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Old 01-30-2014, 01:19 PM   #31
meatshieldchris
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Slow speed skills absolutely cross over. I've spent nearly a decade riding a bicycle all year round in central canada where ice and snow happens in november and stays till march. Those winter riding skills crossed over to this year's experiment riding a KLR all year. I'm totally familiar with taming lateral acceleration and what the edge of traction feels like on the icey pond because of the mountain bike. Picking a line in the dirt is a good skill that crosses over too. And committing to a maneuver. Like on a mountain bike riding fairly technical offroad stuff, if you don't fully commit to that hill climb or log crossing, you probably won't make it. Same on the motorcycle. And things like looking far ahead make you more accurate on your line. My road reading skills also seem to carry over, knowing what kind of traction I can expect out of a surface by looking at it, especially a snowy or wet one or woody or rockey or gravelly one. Eg. you don't have to slow right down to do gravel, but you might need to if you want to turn. Hard packed gravel is fine, but loose will be squirely. Ice means your front brake doesn't exist, don't even bother. That kind of thing is almost identical except with what you can do with your rear wheel especially at those "most accidents happen under 30mph" speeds.

A bicycle is so much more agile it's super for demonstrating countersteering to the unbelievers and how countersteering initiates lean angle and turn.

The one negative I find is when I was learning a motorcycle, I used to stick my knees out and wave them around to try to affect my CG like I can on a bicycle. 1) the knees do nothing to affect the CG on a motorcycle, there's just too much weight to fight against that way and 2) you lose all that good integration. The instructor yelled at me a lot about that.

I would agree that it's a big jump on the learning curve but the skills diverge after that.
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Old 02-02-2014, 01:54 AM   #32
RFVC600R
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Downhill mountain biking. try it sometime
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Old 02-03-2014, 08:06 PM   #33
chevyjlewis
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most of the top of the line supercross and moto cross riders use road bikes in order to get in shape. the only way to practice grip for them is practicing on a course on thier dirtbike or by riding a mountainbike rough and hard.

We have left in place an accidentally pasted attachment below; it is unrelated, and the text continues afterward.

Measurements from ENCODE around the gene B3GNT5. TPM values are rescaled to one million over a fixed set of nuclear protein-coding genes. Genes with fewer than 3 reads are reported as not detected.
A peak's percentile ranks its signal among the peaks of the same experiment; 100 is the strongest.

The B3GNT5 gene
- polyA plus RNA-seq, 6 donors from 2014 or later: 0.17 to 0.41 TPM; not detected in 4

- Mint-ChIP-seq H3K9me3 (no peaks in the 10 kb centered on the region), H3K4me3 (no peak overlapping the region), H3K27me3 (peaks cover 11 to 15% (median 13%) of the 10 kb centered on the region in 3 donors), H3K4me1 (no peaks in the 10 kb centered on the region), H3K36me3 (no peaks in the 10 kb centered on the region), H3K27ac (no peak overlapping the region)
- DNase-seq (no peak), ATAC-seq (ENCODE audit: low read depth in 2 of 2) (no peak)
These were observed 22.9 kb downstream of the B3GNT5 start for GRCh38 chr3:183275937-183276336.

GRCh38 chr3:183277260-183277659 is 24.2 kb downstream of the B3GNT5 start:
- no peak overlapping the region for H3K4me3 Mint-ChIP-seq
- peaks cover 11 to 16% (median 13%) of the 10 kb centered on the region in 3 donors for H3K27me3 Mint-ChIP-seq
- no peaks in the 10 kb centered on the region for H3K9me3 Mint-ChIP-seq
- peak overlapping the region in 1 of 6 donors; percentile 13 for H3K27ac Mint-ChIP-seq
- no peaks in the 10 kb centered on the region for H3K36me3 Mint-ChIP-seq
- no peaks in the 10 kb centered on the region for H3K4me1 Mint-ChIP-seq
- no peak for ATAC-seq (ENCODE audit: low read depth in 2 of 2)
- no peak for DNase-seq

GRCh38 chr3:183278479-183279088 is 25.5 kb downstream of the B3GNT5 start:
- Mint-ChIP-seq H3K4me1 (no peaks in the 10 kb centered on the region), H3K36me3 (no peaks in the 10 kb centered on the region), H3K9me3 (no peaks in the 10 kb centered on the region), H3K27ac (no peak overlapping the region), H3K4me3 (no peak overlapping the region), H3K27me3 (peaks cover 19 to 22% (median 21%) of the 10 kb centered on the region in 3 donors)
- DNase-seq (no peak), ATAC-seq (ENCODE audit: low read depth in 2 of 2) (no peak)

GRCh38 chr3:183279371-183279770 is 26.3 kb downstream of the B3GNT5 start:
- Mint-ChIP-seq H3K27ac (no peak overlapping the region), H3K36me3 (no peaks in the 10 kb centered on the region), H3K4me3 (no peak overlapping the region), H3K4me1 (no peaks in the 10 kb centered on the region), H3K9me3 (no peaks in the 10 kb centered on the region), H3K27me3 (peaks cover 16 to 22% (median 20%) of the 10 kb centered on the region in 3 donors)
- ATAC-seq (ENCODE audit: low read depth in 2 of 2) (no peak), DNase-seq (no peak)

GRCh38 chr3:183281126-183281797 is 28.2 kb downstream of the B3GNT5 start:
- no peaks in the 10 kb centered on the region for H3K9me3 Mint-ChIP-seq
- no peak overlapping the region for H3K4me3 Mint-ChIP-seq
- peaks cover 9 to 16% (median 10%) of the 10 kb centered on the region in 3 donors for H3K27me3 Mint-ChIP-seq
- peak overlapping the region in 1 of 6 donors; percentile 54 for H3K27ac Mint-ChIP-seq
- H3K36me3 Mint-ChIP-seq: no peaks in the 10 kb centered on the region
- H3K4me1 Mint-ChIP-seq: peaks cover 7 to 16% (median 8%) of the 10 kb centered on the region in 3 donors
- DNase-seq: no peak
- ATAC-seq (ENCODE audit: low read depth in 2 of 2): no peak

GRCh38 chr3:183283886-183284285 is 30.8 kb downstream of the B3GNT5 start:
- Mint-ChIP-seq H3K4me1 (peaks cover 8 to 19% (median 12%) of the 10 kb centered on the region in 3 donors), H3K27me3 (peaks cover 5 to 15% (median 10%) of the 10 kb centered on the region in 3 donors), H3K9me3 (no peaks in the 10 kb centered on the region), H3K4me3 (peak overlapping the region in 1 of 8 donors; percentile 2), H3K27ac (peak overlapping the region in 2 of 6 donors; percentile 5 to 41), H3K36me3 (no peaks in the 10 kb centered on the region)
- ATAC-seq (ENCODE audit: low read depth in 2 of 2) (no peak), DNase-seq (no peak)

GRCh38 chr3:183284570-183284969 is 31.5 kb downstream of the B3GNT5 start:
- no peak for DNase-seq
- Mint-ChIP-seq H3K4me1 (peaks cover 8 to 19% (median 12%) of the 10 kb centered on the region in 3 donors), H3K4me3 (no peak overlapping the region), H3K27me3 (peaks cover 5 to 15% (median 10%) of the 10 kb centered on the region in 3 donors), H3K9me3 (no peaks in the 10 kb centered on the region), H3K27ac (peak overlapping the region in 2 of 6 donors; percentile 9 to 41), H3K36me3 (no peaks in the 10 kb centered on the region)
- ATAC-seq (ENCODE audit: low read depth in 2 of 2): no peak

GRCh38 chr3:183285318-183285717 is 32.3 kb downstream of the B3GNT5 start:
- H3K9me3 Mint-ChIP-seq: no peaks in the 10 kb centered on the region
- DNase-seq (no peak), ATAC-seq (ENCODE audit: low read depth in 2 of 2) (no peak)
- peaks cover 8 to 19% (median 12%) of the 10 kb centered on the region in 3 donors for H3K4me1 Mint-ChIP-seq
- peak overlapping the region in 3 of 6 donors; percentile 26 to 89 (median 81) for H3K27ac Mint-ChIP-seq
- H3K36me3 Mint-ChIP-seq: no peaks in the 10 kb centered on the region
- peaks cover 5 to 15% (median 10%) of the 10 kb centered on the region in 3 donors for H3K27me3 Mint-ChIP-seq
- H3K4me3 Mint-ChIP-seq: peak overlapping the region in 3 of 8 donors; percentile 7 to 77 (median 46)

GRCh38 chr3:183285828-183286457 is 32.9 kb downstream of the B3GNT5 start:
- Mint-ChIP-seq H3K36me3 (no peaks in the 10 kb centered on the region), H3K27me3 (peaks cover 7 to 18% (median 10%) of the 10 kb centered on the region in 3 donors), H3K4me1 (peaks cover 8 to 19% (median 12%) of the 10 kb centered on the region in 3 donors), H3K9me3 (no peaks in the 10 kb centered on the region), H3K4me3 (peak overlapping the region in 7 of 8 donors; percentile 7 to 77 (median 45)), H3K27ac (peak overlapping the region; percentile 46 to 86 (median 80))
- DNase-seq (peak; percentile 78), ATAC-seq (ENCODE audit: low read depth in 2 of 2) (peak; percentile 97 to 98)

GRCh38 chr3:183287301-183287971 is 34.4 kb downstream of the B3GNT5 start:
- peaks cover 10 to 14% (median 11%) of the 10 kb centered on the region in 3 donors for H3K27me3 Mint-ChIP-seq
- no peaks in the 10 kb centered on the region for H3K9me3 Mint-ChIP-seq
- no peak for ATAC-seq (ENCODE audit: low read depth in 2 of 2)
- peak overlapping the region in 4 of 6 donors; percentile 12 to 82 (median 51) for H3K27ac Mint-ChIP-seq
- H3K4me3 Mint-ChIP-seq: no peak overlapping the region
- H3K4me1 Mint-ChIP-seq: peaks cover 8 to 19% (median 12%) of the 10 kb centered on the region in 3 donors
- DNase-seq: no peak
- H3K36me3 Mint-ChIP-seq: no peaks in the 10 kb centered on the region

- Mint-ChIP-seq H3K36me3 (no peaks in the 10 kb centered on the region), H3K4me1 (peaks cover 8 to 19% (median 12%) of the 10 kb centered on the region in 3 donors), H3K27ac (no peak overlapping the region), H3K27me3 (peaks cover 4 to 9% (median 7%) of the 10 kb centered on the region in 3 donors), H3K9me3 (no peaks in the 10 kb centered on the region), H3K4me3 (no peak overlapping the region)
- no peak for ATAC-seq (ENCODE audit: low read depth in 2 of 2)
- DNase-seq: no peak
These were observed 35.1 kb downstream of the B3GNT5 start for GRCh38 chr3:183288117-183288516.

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Old 02-05-2014, 03:40 AM   #34
yamalama
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transferable skills, for sure.
being fit doesn't hurt, either.

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Old 02-05-2014, 07:39 AM   #35
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an apt link: what the supercross pros pedal

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Old 02-05-2014, 01:53 PM   #36
TABR
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After 20 years of road racing & cycle cross making the transition back to motorcycles after a 25 year absence was very easy. I'm still relearning and I don't bounce like I did when I was younger but the level of fitness you get by riding bicycles on & off-road can only help in your motorcycling adventures.
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Old 02-05-2014, 02:32 PM   #37
MotoTex
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Originally Posted by RFVC600R View Post
Downhill mountain biking. try it sometime
I only ride park.

Seriously though, mountain biking has taught me more about reading surfaces than anything else.

Balance is another aspect of bicycling that transfers easily to motorcycles. Trackstanding, slow riding in tight turns, that kind of thing really pays off having the tools in the belt on the motorcycle. Often I'll have both feet on the pegs before releasing the clutch and this comes from building balance skills on the MTB.

Riding dirt on bicycles is something I been doing since the 60's. This has been my passion throughout my life. Motorcycles, to me, are just an extension of this and my passion naturally included dirt bikes, then street bikes as a natural progression.

Still, little gives me as much satisfaction as riding singletrack on my MTB. It is the pure essence of the feeling I've been addicted to for longer than I can remember.
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Old 02-05-2014, 03:00 PM   #38
Gummee!
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Still, little gives me as much satisfaction as riding singletrack on my MTB. It is the pure essence of the feeling I've been addicted to for longer than I can remember.
I can understand that completely.

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